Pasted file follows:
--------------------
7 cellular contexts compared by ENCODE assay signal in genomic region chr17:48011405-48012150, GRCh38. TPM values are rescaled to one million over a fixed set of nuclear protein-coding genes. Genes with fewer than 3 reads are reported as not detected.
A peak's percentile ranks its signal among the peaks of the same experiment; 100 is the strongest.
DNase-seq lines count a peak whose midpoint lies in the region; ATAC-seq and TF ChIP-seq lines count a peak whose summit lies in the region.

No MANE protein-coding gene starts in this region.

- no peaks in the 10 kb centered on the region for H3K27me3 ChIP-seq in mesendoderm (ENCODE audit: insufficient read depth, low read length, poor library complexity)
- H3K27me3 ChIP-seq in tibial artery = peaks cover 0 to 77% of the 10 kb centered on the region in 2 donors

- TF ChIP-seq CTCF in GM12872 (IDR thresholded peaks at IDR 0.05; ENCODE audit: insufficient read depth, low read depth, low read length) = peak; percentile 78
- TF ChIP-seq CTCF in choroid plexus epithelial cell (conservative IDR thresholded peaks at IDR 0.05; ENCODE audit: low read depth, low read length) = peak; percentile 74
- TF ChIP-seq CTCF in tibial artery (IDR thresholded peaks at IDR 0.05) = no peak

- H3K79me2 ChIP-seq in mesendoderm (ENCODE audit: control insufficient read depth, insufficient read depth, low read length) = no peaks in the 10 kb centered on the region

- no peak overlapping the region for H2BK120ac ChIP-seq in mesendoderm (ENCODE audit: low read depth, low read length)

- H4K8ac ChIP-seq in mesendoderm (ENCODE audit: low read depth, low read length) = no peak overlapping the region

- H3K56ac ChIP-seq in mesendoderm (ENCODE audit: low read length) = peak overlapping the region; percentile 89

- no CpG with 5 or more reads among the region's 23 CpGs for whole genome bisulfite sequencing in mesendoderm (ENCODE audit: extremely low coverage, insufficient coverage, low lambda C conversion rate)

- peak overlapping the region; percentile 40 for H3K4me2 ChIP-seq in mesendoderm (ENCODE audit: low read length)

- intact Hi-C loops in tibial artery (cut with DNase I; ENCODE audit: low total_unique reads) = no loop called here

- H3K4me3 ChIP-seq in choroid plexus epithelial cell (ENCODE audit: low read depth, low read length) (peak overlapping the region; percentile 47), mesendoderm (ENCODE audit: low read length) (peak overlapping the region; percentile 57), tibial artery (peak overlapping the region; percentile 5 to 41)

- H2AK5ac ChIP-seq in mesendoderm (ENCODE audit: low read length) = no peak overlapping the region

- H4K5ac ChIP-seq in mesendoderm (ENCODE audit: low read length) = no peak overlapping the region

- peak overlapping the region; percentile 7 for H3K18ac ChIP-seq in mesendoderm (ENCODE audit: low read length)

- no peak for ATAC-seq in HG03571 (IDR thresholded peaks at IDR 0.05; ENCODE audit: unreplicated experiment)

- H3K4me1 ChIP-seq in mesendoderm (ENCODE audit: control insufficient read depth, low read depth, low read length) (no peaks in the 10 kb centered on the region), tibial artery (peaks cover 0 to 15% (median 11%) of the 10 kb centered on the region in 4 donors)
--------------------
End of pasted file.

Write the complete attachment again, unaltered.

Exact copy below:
7 cellular contexts compared by ENCODE assay signal in genomic region chr17:48011405-48012150, GRCh38. TPM values are rescaled to one million over a fixed set of nuclear protein-coding genes. Genes with fewer than 3 reads are reported as not detected.
A peak's percentile ranks its signal among the peaks of the same experiment; 100 is the strongest.
DNase-seq lines count a peak whose midpoint lies in the region; ATAC-seq and TF ChIP-seq lines count a peak whose summit lies in the region.

No MANE protein-coding gene starts in this region.

- no peaks in the 10 kb centered on the region for H3K27me3 ChIP-seq in mesendoderm (ENCODE audit: insufficient read depth, low read length, poor library complexity)
- H3K27me3 ChIP-seq in tibial artery = peaks cover 0 to 77% of the 10 kb centered on the region in 2 donors

- TF ChIP-seq CTCF in GM12872 (IDR thresholded peaks at IDR 0.05; ENCODE audit: insufficient read depth, low read depth, low read length) = peak; percentile 78
- TF ChIP-seq CTCF in choroid plexus epithelial cell (conservative IDR thresholded peaks at IDR 0.05; ENCODE audit: low read depth, low read length) = peak; percentile 74
- TF ChIP-seq CTCF in tibial artery (IDR thresholded peaks at IDR 0.05) = no peak

- H3K79me2 ChIP-seq in mesendoderm (ENCODE audit: control insufficient read depth, insufficient read depth, low read length) = no peaks in the 10 kb centered on the region

- no peak overlapping the region for H2BK120ac ChIP-seq in mesendoderm (ENCODE audit: low read depth, low read length)

- H4K8ac ChIP-seq in mesendoderm (ENCODE audit: low read depth, low read length) = no peak overlapping the region

- H3K56ac ChIP-seq in mesendoderm (ENCODE audit: low read length) = peak overlapping the region; percentile 89

- no CpG with 5 or more reads among the region's 23 CpGs for whole genome bisulfite sequencing in mesendoderm (ENCODE audit: extremely low coverage, insufficient coverage, low lambda C conversion rate)

- peak overlapping the region; percentile 40 for H3K4me2 ChIP-seq in mesendoderm (ENCODE audit: low read length)

- intact Hi-C loops in tibial artery (cut with DNase I; ENCODE audit: low total_unique reads) = no loop called here

- H3K4me3 ChIP-seq in choroid plexus epithelial cell (ENCODE audit: low read depth, low read length) (peak overlapping the region; percentile 47), mesendoderm (ENCODE audit: low read length) (peak overlapping the region; percentile 57), tibial artery (peak overlapping the region; percentile 5 to 41)

- H2AK5ac ChIP-seq in mesendoderm (ENCODE audit: low read length) = no peak overlapping the region

- H4K5ac ChIP-seq in mesendoderm (ENCODE audit: low read length) = no peak overlapping the region

- peak overlapping the region; percentile 7 for H3K18ac ChIP-seq in mesendoderm (ENCODE audit: low read length)

- no peak for ATAC-seq in HG03571 (IDR thresholded peaks at IDR 0.05; ENCODE audit: unreplicated experiment)

- H3K4me1 ChIP-seq in mesendoderm (ENCODE audit: control insufficient read depth, low read depth, low read length) (no peaks in the 10 kb centered on the region), tibial artery (peaks cover 0 to 15% (median 11%) of the 10 kb centered on the region in 4 donors)